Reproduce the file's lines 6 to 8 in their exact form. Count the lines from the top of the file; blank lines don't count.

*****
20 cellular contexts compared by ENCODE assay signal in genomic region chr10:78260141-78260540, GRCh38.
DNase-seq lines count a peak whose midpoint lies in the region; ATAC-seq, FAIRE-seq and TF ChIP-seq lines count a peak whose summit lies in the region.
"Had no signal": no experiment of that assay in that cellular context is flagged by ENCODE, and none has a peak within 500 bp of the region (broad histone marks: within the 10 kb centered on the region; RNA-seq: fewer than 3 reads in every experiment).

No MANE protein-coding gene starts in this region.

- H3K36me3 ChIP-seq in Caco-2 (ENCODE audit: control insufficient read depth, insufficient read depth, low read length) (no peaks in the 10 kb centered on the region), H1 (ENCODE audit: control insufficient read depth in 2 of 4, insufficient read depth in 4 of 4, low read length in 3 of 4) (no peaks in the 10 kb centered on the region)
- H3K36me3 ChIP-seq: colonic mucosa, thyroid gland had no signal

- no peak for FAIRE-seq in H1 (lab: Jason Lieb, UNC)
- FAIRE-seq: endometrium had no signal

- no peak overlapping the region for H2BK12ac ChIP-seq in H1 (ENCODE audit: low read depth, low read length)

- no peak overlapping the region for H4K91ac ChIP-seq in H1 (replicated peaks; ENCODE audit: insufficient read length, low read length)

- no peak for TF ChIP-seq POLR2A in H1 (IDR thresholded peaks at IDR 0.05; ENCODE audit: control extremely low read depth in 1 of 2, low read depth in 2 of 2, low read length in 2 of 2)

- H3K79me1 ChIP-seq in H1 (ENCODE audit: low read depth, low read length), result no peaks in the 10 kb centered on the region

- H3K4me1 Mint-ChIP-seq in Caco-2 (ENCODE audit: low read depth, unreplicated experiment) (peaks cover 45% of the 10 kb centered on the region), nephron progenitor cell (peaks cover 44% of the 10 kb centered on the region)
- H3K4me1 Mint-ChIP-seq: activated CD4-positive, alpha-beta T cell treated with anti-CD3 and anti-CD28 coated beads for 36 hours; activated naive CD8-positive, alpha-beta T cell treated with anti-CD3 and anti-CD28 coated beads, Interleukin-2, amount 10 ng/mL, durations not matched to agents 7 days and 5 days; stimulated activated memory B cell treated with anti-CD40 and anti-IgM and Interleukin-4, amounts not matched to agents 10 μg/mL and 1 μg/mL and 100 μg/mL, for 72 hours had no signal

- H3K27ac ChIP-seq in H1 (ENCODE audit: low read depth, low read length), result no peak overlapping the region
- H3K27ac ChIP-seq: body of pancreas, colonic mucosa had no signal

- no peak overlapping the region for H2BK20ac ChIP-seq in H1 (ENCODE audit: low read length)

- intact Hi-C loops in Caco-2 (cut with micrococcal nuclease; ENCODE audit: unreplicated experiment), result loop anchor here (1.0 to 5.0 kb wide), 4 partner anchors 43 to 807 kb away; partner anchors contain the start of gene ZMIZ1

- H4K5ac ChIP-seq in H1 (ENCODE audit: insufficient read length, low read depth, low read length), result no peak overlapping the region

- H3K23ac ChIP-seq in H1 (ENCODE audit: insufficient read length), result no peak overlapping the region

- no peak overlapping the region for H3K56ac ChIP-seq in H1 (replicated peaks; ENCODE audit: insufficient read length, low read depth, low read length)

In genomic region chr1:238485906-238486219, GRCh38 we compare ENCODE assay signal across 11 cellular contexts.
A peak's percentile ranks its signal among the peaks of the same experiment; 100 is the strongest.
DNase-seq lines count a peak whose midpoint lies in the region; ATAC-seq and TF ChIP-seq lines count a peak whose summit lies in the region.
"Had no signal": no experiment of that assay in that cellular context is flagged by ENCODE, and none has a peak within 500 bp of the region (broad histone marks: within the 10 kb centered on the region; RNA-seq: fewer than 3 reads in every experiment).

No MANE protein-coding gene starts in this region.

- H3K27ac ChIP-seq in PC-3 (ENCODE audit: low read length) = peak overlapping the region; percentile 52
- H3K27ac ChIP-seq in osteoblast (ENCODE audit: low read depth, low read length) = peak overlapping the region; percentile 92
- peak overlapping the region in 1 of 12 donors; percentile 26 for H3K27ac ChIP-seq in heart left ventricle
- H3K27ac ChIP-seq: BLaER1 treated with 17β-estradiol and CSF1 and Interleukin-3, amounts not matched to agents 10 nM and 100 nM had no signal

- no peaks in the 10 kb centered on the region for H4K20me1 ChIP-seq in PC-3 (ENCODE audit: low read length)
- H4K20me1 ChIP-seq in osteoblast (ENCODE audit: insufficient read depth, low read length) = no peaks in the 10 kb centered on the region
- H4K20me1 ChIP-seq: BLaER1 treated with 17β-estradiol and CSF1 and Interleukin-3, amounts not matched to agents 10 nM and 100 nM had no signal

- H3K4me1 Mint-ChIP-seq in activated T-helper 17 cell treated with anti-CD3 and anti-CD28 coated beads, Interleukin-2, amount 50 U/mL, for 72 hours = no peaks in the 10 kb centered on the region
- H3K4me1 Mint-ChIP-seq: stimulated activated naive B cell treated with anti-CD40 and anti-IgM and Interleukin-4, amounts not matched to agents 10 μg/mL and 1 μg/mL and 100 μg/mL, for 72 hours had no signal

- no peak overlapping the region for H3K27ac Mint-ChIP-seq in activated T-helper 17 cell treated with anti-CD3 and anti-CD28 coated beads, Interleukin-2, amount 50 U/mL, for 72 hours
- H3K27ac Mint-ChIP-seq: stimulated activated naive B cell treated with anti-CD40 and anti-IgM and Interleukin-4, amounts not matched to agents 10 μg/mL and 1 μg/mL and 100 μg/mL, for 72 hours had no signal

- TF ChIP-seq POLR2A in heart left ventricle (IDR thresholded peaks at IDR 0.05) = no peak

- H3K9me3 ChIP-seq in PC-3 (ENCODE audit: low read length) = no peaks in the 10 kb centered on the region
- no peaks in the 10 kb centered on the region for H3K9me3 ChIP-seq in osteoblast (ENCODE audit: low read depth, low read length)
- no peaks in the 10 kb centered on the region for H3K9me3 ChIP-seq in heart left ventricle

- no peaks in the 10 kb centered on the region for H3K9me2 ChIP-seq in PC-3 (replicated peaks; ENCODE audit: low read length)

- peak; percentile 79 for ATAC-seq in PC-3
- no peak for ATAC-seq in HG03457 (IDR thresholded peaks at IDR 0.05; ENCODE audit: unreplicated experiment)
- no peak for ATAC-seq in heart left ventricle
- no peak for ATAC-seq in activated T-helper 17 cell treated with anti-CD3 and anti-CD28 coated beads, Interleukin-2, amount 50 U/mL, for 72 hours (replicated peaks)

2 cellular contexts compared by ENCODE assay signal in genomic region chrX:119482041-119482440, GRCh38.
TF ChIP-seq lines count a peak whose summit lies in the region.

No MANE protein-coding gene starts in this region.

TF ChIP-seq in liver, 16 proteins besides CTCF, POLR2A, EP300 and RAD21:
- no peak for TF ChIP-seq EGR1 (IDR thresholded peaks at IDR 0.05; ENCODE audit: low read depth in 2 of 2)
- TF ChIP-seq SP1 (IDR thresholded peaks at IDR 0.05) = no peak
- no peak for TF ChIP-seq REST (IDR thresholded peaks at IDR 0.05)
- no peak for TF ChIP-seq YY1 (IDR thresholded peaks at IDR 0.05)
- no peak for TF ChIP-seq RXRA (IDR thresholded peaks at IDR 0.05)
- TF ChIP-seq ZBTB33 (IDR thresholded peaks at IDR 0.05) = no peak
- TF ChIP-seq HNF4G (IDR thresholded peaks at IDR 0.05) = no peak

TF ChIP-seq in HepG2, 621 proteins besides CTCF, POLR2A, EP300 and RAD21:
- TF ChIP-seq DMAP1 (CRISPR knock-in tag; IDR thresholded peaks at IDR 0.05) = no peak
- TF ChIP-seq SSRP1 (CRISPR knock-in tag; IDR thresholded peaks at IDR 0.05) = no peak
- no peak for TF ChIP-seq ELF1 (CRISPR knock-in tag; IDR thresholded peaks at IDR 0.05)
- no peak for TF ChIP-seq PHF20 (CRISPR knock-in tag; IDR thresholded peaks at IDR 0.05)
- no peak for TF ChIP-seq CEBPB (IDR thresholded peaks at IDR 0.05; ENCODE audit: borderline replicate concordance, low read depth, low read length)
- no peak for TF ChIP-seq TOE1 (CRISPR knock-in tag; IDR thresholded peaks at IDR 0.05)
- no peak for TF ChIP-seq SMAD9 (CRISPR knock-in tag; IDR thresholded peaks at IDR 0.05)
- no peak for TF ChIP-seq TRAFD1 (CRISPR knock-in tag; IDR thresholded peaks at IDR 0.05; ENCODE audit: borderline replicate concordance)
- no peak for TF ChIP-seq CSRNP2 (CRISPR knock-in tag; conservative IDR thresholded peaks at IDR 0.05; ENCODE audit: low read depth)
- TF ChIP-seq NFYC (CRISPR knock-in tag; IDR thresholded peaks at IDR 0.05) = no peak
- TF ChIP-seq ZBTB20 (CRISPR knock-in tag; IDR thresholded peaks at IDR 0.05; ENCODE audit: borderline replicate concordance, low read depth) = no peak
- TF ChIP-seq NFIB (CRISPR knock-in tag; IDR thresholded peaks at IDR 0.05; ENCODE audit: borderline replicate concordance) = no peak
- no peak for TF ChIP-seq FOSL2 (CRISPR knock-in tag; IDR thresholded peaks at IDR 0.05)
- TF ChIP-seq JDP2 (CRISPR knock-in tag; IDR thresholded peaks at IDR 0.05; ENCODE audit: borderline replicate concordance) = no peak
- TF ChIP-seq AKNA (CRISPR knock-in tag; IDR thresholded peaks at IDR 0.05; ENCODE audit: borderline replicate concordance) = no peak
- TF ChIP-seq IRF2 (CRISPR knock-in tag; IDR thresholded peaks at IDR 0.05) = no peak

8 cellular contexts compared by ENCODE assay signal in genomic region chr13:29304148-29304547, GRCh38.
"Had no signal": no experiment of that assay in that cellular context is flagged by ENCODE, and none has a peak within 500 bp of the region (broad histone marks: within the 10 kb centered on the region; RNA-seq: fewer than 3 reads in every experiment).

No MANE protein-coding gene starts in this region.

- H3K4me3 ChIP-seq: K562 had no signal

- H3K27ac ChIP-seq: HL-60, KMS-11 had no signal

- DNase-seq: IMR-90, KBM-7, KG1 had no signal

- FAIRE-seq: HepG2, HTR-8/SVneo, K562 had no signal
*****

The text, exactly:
- H3K36me3 ChIP-seq: colonic mucosa, thyroid gland had no signal

- no peak for FAIRE-seq in H1 (lab: Jason Lieb, UNC)
- FAIRE-seq: endometrium had no signal